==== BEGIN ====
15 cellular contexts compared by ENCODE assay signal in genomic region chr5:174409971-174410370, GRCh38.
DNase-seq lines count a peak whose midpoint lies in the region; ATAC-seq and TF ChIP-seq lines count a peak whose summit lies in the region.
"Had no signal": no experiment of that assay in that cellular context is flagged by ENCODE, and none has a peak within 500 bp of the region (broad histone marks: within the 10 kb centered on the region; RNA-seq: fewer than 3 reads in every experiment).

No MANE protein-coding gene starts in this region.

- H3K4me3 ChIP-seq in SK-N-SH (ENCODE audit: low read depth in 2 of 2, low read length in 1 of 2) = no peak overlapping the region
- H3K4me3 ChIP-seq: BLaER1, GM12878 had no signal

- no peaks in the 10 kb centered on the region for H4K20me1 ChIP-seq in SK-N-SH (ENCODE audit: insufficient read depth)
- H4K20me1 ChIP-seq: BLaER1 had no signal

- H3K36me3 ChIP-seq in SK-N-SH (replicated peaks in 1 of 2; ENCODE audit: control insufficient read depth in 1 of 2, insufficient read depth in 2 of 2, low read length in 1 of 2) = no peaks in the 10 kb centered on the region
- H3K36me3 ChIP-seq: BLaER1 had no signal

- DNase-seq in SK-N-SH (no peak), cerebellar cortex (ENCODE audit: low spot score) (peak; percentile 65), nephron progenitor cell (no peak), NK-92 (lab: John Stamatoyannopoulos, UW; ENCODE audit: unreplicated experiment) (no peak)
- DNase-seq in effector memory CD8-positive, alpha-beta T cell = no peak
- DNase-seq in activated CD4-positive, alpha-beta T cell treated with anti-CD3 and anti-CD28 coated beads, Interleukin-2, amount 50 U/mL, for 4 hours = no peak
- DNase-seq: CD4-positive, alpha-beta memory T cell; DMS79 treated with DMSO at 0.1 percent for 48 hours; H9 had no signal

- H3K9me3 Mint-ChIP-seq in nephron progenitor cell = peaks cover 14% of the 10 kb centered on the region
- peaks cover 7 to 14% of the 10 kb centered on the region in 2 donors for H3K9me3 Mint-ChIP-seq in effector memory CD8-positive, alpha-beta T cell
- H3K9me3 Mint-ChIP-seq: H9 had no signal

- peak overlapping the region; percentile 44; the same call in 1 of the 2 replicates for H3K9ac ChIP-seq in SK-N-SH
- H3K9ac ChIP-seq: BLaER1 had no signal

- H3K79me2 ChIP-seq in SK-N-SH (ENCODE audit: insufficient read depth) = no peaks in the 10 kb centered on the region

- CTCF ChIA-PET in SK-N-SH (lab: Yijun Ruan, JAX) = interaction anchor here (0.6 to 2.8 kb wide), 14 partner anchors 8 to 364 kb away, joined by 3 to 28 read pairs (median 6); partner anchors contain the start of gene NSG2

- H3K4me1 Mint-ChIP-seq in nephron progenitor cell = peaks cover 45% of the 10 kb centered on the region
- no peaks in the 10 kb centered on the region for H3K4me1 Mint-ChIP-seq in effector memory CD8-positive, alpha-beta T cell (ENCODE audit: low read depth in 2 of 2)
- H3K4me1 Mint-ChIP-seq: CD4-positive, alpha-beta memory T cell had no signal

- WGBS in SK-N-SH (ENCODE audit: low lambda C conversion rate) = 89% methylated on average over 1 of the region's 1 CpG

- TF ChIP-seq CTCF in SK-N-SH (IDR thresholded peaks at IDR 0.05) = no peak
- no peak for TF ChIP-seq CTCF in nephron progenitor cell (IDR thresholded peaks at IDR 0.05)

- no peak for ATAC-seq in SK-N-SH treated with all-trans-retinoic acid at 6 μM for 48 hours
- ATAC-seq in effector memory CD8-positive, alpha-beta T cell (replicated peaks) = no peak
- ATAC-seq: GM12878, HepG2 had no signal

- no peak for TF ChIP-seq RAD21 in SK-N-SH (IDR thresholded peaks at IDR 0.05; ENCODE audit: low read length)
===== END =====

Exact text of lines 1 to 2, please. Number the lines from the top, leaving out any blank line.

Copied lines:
15 cellular contexts compared by ENCODE assay signal in genomic region chr5:174409971-174410370, GRCh38.
DNase-seq lines count a peak whose midpoint lies in the region; ATAC-seq and TF ChIP-seq lines count a peak whose summit lies in the region.